Analysing system requirements beyond the core features

Digital systems serve many purposes; to fulfil a need, to provide value for users, to make work and life easier for users, to provide outcomes or a service, to save time, etc.  When they serve you well, you keep them. When they do not serve you, you either put up with the frustrations of an inferior system or you shop around.

Digital systems rise and fall, they come and go. Remember Myspace? As unlikely as it seems now, a new social media platform will rise up and one day we will say “Remember Facebook?!”

There are many reasons to add and change and update systems:

– New functionality requirements
– Dissatisfaction with current systems
– Not understanding or under-utilising a system
– Outgrown features and capacity of a system
– New ways of doing things and user experience
– New technological developments and integrations
– Simplifying processes

When you undertake the process of digital transformation and system upgrades, you may be looking to change one single digital system or a complete overhaul as you take major steps in the growth of your organisation. Either way, there are three main stages in the process of successfully choosing and implementing a system; analysis, strategy and implementation.

In the analysis of a new system, we need to look at the current state of play and where the organisation wants to go.

The key things to focus on in analysis are:

  • Current systems
  • Organisation objectives
  • Team resources and strengths 
  • Future objectives
  • New system requirements
  • Factors and priorities for system selection

It is best to engage the key stakeholders, tech champions and core team members early on in the process, to gain their feedback and perspective on what has and has not worked well and their needs moving forward.

A comprehensive digital strategy will serve you well, regardless of whether you are changing one system or overhauling everything. Either way, you need to consider holistically how all your digital systems integrate and fit together, both technically and as part of the whole user experience.

Ultimately, the systems need to meet your core requirements and functionality, to serve the system users and stakeholders.

But there are many other softer factors and priorities to consider from the start. Here are a few to share and poll with your stakeholders:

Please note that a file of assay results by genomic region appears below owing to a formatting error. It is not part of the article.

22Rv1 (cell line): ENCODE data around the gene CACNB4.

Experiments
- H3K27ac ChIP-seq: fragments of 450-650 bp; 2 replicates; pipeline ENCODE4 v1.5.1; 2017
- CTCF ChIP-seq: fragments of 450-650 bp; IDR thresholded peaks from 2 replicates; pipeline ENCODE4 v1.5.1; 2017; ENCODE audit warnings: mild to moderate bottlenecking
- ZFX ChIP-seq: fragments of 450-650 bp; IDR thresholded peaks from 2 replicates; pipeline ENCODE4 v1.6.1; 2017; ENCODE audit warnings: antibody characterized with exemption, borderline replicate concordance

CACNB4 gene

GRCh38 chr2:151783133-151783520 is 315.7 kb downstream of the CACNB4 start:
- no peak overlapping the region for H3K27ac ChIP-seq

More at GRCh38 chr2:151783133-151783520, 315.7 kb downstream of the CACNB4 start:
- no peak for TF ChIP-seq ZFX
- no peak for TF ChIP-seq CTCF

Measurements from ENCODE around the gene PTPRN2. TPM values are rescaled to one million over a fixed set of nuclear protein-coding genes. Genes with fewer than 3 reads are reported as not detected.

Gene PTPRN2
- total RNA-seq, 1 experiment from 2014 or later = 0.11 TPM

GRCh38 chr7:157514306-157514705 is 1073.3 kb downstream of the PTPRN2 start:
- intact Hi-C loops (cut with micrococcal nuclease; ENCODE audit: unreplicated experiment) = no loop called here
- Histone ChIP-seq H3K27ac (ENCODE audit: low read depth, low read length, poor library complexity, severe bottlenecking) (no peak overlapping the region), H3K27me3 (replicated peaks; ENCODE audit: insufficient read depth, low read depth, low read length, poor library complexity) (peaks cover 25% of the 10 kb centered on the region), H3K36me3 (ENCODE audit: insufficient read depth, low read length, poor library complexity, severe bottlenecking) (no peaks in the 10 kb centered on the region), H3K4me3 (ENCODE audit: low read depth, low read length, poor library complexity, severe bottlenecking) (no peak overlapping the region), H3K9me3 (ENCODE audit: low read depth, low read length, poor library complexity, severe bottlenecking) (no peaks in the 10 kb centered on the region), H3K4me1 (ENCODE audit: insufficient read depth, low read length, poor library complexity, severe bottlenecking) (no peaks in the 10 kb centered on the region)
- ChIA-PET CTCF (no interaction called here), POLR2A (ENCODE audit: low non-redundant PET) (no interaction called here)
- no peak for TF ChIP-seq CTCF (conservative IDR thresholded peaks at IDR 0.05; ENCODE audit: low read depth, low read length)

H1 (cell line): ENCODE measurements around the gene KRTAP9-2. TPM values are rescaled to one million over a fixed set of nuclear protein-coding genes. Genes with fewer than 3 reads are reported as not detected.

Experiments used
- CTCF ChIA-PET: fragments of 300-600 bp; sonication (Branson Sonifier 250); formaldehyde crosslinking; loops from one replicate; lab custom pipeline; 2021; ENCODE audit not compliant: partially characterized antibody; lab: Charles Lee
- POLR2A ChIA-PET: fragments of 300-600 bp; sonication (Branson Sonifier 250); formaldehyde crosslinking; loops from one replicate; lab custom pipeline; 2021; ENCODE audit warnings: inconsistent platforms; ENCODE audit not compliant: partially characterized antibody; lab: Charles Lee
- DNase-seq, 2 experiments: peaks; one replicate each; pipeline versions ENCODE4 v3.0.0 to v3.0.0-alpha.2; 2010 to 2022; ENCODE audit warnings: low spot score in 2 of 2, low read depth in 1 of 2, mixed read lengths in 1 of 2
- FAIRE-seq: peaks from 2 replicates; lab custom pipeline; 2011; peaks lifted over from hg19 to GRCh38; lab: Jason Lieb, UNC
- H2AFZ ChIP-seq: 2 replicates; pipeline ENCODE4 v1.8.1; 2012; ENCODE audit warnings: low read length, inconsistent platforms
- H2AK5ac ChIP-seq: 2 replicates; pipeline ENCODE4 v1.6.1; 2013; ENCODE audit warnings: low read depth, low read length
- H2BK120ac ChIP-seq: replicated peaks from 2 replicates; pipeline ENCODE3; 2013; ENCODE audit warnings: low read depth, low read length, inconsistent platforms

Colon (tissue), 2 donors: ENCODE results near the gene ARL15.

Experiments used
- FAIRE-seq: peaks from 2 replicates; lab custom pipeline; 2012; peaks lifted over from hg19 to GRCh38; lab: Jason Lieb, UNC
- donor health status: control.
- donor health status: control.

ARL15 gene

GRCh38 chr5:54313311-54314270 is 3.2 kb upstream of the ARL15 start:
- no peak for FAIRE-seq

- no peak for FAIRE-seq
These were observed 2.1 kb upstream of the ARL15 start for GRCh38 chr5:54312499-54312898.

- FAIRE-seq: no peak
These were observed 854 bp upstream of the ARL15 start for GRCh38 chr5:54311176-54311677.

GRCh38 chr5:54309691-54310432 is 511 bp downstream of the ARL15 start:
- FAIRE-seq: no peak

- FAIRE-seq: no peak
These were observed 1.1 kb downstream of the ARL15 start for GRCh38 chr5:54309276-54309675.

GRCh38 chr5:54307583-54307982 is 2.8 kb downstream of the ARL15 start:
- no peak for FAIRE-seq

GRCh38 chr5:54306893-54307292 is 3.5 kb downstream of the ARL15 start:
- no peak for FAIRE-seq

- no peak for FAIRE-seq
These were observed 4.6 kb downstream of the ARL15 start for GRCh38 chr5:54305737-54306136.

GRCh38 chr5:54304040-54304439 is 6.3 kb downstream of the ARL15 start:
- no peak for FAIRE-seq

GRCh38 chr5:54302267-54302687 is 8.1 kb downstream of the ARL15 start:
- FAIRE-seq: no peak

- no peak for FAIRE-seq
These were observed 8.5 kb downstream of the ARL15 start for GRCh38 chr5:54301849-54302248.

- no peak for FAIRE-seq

Access

What access do you and your users require? 
Do you require desktop OS versions? 
Which devices and browsers does the system support?
Do you require native iOS or Android apps?

Cost

Is your organisation concerned about saving money?
Does your organisation have a budget for the system?

N

Effectiveness

For current systems, how effective are they?

Familiarity

Do you or someone in your team have experience already with this system?

Features

Does the system have all the features you require?
Does the system have additional features for growth in the future?
Does the system integrate well with other systems you use?

A

Flow

Is your organisation concerned about saving time?
Is the system fast?
Does it have strong user experience and solid workflows?

Learnability

Is the system easy to learn?
Does your team natively pick up on new technology?
Who are the tech champions in your organisation who can support other users?

Popularity

Is the system widely used?
Is the system well regarded in your industry?
Is the system declining due to newer products on the market?

w

Recommendations

Has the system been recommended to you?
Have you heard concerns about the system?

Stability

What is the maturity of the system?
Has the system been around for years?
Is it reliable & secure?
Does it have high uptime?

Support

Do you require fast support?
Do you require local-based support?
Does the system have solid documentation? Online forum?

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Urgency

Do you need to make a quick decision on implementing a new system?
Who are the most important people in making this decision?

Capturing these additional factors and priorities early on in the analysis process can make the difference between choosing a great system and getting stuck a few weeks or months in with a system that does not suit the needs of everyone on your team.

If you want to learn more about analysing your current systems or designing your organisation’s digital strategy, Digital Team Coach can help you with your digital transformation. Join a digital strategy training session or speak with Evan for more details.

 

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